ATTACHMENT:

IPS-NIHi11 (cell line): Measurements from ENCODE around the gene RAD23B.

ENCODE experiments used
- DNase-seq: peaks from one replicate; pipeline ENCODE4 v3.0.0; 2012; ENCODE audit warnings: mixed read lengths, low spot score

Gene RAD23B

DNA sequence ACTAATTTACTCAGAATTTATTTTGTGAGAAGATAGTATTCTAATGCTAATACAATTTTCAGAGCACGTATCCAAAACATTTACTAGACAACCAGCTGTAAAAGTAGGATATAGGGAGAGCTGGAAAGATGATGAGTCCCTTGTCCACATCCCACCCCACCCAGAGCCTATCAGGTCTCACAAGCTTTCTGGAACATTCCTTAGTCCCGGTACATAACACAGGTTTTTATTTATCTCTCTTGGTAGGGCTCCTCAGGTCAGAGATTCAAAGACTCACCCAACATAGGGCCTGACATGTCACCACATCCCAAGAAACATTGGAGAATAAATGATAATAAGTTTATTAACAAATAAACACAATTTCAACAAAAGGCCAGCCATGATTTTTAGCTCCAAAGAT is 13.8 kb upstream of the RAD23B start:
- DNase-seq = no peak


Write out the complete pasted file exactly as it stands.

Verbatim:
IPS-NIHi11 (cell line): Measurements from ENCODE around the gene RAD23B.

ENCODE experiments used
- DNase-seq: peaks from one replicate; pipeline ENCODE4 v3.0.0; 2012; ENCODE audit warnings: mixed read lengths, low spot score

Gene RAD23B

DNA sequence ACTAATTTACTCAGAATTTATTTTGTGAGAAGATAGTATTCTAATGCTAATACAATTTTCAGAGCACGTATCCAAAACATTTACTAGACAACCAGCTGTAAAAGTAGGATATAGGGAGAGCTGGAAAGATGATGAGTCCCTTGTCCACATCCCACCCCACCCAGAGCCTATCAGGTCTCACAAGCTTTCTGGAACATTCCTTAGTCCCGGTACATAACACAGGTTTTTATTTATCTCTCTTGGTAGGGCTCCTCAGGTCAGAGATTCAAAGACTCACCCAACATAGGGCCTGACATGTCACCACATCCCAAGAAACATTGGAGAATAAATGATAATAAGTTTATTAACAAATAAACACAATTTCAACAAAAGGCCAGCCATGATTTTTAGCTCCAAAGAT is 13.8 kb upstream of the RAD23B start:
- DNase-seq = no peak